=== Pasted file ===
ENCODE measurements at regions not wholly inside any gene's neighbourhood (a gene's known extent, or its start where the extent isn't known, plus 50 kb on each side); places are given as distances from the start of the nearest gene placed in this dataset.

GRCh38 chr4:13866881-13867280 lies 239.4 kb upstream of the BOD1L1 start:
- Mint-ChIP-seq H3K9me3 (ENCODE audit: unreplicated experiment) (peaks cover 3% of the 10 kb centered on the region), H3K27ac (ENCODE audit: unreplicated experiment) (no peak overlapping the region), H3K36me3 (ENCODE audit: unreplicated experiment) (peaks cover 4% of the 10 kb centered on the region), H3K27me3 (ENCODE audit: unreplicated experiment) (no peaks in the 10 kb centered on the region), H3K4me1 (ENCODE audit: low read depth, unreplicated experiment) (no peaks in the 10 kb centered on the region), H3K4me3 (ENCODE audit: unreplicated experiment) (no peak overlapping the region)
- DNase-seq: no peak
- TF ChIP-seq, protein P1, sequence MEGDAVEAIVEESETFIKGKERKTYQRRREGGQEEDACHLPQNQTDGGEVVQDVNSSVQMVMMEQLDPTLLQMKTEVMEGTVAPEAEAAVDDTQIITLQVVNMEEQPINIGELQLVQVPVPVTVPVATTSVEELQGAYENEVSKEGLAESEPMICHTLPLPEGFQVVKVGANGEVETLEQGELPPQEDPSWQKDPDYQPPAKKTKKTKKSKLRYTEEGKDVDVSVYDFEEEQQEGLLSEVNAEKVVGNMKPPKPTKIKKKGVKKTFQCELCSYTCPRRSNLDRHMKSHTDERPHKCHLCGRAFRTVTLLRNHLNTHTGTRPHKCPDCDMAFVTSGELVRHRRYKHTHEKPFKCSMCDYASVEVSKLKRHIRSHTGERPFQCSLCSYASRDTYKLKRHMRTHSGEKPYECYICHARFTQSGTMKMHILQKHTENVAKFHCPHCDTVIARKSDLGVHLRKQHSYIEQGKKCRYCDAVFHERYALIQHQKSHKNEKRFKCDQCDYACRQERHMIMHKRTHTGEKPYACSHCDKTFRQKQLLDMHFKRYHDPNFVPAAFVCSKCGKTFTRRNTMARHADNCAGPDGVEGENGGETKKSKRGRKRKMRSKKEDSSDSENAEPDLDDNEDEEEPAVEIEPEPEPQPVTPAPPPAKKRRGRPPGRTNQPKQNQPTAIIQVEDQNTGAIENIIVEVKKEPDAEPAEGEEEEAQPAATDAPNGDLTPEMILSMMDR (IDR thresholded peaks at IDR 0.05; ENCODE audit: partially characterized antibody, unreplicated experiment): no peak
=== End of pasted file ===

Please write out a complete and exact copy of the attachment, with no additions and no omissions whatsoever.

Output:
ENCODE measurements at regions not wholly inside any gene's neighbourhood (a gene's known extent, or its start where the extent isn't known, plus 50 kb on each side); places are given as distances from the start of the nearest gene placed in this dataset.

GRCh38 chr4:13866881-13867280 lies 239.4 kb upstream of the BOD1L1 start:
- Mint-ChIP-seq H3K9me3 (ENCODE audit: unreplicated experiment) (peaks cover 3% of the 10 kb centered on the region), H3K27ac (ENCODE audit: unreplicated experiment) (no peak overlapping the region), H3K36me3 (ENCODE audit: unreplicated experiment) (peaks cover 4% of the 10 kb centered on the region), H3K27me3 (ENCODE audit: unreplicated experiment) (no peaks in the 10 kb centered on the region), H3K4me1 (ENCODE audit: low read depth, unreplicated experiment) (no peaks in the 10 kb centered on the region), H3K4me3 (ENCODE audit: unreplicated experiment) (no peak overlapping the region)
- DNase-seq: no peak
- TF ChIP-seq, protein P1, sequence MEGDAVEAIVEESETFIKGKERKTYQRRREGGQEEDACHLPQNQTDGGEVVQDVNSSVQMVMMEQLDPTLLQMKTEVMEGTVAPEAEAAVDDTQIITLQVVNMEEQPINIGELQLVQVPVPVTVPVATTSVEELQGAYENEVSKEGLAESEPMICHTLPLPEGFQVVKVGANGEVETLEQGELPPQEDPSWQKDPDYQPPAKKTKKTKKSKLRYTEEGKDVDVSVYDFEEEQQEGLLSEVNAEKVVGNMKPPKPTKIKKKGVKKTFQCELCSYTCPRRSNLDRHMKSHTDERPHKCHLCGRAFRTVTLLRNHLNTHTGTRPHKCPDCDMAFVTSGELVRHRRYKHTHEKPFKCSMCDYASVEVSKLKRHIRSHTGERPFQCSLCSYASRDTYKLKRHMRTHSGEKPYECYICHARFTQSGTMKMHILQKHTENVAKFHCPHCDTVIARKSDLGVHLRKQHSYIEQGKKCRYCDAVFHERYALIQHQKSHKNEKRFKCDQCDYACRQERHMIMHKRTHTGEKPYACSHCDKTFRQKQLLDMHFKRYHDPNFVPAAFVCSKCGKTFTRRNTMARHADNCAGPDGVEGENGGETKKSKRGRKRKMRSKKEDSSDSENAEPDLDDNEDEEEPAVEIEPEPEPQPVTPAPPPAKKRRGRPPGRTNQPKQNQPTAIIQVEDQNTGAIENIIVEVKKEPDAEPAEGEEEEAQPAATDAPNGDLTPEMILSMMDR (IDR thresholded peaks at IDR 0.05; ENCODE audit: partially characterized antibody, unreplicated experiment): no peak